The system is being put in place to track terrorist suspects, criminals and illegal immigrants.

Why now do we need to end this lovely freedom? Why not thirty years ago, during ‘The Troubles’, when the the people fighting the British were Irish?
Oh sorry, I forgot the world has changed since then, hasn’t it?



October 24th, 2007 § 1 comment § permalink

I was reading a post on Iain Dales site (I know, but I was getting some background on one of Tim’s posts)where in the comments a ‘discussion’ arose about Iain moderation policy and Iain says:

…Tim Ireland is banned on this blog. And I am certainly not going to allow comments through which provide links to his blog which slag me off.

I thought it was a little amusing because whoever Iain is getting his adverts from thought it appropriate to hawk Tim’s book:
How inappropriate?

Labels: Blogging

Credit Card Security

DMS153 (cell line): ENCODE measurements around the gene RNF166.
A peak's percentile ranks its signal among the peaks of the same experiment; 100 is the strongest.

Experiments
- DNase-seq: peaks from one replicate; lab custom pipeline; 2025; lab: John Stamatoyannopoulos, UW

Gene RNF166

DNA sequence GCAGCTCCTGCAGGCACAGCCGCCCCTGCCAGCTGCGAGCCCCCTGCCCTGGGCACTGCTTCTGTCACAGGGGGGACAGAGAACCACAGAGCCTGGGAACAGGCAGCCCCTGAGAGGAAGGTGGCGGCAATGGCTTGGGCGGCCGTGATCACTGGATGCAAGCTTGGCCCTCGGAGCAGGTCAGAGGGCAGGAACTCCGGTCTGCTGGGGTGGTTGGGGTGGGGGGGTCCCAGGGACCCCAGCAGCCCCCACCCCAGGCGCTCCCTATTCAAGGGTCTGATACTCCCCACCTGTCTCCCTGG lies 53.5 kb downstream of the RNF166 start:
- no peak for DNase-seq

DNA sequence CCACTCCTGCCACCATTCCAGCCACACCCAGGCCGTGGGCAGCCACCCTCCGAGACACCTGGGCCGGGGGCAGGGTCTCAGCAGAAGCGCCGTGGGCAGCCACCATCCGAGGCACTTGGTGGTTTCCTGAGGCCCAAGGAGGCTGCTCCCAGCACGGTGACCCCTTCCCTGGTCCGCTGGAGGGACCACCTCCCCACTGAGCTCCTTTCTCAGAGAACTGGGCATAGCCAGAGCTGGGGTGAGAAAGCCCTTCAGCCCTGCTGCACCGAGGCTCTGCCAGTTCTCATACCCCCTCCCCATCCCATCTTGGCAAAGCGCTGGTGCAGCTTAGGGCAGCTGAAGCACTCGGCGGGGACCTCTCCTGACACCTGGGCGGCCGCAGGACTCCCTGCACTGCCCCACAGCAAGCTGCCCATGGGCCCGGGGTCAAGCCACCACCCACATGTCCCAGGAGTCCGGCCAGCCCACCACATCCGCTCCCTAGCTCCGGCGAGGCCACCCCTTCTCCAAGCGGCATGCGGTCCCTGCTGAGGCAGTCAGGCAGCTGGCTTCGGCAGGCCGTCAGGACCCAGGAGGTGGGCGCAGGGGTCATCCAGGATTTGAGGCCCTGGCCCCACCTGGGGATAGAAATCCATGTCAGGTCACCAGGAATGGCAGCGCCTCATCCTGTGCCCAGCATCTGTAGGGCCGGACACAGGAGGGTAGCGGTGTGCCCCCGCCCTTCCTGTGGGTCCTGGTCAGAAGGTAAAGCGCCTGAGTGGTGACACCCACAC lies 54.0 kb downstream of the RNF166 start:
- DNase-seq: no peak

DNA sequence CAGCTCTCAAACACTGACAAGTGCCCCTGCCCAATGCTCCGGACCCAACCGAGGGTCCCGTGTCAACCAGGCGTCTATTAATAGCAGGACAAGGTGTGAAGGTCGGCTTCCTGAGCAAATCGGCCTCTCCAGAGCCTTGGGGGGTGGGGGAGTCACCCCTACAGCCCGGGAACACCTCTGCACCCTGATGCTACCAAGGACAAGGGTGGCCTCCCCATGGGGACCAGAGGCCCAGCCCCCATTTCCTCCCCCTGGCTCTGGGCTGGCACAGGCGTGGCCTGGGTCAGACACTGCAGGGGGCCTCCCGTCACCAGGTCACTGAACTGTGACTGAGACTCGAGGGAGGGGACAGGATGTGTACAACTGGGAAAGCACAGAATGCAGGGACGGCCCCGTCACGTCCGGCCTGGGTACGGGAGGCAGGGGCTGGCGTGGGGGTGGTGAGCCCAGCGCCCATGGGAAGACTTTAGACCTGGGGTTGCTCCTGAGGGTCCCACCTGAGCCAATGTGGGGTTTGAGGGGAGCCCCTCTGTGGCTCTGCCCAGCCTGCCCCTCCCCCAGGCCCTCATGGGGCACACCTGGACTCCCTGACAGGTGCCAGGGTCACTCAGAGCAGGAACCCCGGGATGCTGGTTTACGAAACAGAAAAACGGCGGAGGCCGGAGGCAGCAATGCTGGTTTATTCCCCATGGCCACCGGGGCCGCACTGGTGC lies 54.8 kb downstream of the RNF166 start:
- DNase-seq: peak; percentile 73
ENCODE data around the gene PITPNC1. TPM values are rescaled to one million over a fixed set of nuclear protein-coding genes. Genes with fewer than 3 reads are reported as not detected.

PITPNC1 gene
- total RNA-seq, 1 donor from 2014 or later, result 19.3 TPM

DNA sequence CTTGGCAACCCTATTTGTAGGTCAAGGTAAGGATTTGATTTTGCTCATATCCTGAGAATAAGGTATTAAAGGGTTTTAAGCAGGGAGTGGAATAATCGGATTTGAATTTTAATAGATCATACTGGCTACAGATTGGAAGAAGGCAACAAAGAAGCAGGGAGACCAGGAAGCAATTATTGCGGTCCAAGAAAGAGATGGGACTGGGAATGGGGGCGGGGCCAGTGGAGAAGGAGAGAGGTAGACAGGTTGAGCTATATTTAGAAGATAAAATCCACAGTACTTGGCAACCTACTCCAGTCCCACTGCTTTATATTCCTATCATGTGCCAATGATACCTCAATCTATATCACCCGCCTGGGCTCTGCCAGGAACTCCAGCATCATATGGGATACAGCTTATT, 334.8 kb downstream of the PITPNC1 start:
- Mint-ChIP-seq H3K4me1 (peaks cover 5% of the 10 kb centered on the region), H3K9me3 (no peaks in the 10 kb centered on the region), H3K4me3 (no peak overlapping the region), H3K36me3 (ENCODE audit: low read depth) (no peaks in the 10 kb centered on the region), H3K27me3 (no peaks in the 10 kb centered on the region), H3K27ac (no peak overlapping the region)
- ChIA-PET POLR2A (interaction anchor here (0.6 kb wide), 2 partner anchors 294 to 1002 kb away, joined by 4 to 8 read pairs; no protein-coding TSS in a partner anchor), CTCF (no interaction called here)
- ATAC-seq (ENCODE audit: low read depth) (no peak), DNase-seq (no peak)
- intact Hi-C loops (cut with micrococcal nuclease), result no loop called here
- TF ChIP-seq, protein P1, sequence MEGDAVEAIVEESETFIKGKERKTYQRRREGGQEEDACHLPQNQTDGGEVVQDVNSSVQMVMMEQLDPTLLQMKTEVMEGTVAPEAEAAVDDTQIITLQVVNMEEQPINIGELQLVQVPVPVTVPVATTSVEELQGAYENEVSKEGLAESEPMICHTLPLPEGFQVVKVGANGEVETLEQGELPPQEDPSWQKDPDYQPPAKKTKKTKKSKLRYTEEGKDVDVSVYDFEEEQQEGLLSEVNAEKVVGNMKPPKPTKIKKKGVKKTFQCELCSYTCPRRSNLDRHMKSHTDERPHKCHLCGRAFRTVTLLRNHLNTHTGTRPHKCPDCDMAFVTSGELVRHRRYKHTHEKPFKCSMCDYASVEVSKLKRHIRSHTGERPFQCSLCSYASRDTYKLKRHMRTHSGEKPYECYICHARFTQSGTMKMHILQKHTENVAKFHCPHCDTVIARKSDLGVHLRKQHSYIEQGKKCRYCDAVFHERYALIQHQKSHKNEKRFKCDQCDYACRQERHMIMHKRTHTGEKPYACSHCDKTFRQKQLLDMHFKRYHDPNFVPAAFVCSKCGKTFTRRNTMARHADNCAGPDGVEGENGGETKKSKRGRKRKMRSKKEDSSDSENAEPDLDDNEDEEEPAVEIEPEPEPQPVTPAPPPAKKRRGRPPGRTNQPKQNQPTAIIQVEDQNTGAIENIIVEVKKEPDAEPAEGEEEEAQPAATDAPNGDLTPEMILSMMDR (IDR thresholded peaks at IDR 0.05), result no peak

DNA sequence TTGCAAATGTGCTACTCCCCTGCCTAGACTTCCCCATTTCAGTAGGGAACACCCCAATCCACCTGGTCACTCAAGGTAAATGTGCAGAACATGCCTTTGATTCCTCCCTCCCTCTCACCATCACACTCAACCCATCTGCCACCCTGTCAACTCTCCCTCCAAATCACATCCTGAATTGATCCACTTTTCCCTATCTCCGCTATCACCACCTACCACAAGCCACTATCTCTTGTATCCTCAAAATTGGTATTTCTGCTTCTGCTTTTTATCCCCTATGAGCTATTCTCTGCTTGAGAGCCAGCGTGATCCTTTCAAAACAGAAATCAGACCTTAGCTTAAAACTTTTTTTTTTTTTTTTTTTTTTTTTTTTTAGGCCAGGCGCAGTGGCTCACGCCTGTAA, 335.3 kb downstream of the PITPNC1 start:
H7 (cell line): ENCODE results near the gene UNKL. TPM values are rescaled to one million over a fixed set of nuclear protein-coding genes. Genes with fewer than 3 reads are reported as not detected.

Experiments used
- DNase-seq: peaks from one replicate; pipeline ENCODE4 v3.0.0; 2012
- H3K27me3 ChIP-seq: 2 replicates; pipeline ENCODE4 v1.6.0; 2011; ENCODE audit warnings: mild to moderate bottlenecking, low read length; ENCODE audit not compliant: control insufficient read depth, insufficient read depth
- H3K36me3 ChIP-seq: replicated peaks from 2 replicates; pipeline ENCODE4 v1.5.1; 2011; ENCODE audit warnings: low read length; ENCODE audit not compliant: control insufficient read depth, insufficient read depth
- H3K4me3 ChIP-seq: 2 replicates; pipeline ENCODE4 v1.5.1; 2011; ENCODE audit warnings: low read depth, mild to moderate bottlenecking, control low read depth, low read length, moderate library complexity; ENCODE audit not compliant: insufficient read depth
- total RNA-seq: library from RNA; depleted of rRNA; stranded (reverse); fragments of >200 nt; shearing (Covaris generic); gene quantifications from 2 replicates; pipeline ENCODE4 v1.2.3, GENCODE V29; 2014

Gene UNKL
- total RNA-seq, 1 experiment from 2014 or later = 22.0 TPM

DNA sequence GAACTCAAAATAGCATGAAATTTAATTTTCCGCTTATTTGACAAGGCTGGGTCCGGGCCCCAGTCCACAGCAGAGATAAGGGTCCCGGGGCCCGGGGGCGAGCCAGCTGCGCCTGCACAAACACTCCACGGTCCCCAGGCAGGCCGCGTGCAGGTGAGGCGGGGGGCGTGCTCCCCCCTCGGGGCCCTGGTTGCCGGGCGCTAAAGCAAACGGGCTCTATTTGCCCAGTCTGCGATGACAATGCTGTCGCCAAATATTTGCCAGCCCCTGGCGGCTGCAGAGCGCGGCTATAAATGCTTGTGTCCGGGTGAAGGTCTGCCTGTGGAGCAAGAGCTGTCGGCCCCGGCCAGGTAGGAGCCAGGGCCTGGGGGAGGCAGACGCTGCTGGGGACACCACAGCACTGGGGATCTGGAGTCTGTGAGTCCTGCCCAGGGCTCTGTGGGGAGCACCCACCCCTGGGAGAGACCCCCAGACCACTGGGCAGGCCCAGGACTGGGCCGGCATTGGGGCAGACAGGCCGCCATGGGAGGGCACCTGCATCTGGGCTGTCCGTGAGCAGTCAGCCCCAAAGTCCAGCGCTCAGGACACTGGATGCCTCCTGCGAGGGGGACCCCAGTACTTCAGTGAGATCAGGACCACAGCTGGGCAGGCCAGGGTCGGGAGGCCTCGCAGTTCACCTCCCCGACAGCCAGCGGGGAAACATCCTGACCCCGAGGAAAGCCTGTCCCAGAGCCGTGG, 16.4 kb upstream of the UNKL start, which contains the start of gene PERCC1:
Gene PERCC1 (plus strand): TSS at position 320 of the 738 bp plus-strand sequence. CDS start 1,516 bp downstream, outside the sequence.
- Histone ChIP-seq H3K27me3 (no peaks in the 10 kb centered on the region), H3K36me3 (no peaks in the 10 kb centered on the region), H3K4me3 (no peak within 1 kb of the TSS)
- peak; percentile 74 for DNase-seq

October 23rd, 2007 § 0 comments § permalink

I just used my signature for a Dominos’ Pizza delivery paid for with my wifes’ bank card.

Dominos: My wife says thanx for not making her get off the sofa.

Last Chance Kids

October 23rd, 2007 § 0 comments § permalink

As part of Channel 4’s ‘Lost For Words’ series, tonight 9pm:

Monteagle: Eradicating illiteracy

“This section looks at Monteagle’s year-long mission to eradicate illiteracy in their school…”

I thought that’s what schools were supposed to do all the time.



Is There a Method to Bush’s Middle East Madness?